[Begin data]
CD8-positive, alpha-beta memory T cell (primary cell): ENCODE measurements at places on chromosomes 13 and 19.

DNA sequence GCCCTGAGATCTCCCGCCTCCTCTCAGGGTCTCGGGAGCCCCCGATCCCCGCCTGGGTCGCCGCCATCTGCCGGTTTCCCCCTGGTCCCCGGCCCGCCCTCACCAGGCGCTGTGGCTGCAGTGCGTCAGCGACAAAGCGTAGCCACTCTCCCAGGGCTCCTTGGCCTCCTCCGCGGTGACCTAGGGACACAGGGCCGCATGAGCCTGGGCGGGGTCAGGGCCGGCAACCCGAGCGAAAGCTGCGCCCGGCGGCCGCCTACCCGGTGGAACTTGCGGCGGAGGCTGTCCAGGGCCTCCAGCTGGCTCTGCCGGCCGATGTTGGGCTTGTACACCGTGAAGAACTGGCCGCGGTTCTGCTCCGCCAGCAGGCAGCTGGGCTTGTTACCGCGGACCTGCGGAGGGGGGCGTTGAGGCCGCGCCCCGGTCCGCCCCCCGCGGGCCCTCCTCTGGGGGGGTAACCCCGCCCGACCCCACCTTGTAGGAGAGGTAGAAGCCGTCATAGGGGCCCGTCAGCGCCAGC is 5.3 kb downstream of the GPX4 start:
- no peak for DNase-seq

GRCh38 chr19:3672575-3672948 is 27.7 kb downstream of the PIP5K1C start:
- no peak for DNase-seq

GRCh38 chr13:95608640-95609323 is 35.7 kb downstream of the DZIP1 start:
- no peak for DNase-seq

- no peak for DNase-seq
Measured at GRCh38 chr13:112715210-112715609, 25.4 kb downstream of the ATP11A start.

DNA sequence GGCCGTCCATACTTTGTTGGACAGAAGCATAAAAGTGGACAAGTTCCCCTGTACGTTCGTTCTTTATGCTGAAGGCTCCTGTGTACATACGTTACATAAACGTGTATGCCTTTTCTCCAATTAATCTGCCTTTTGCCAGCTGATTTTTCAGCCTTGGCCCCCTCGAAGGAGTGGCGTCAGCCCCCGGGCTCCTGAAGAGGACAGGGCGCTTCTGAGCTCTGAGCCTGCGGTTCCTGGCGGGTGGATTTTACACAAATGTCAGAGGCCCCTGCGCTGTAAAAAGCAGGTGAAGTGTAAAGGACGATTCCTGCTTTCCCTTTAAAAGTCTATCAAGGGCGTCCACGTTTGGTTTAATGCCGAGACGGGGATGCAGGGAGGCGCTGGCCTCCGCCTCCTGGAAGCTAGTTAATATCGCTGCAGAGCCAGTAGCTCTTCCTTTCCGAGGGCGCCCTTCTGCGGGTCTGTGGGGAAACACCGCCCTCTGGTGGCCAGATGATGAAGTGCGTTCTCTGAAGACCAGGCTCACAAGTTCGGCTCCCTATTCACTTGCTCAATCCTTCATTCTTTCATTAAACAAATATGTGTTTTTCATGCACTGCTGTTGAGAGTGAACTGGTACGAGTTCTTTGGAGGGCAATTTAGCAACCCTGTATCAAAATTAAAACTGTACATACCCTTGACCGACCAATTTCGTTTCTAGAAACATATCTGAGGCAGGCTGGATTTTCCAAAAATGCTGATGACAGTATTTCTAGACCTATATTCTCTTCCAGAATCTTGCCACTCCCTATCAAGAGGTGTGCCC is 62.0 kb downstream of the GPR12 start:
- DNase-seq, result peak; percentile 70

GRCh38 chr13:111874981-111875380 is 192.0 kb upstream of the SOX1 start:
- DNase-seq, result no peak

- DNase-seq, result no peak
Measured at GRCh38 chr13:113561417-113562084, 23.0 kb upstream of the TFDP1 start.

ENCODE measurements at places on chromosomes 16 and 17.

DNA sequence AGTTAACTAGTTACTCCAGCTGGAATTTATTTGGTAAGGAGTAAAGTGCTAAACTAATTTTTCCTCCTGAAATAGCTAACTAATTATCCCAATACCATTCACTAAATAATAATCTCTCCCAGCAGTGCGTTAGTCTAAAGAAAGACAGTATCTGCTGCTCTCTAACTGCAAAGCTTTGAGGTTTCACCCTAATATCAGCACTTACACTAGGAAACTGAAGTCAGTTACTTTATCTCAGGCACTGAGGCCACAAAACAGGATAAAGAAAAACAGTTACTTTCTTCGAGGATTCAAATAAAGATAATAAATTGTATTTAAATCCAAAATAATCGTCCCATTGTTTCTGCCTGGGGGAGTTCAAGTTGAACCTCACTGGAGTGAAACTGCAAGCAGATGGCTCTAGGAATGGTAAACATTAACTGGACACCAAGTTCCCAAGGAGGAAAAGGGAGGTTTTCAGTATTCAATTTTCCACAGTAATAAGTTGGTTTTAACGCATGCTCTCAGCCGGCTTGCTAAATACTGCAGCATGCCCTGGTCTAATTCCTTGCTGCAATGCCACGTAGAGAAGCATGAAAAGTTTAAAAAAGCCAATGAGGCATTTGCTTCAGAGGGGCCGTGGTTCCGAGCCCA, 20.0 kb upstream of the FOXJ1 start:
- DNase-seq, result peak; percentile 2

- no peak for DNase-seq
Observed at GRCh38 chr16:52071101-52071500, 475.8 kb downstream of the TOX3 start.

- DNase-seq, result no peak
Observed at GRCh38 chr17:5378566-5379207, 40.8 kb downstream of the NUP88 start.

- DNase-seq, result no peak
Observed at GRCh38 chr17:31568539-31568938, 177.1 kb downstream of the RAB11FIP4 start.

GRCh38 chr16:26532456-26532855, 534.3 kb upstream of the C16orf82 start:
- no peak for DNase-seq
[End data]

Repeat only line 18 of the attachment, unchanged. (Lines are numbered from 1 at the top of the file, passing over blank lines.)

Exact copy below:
- DNase-seq, result peak; percentile 2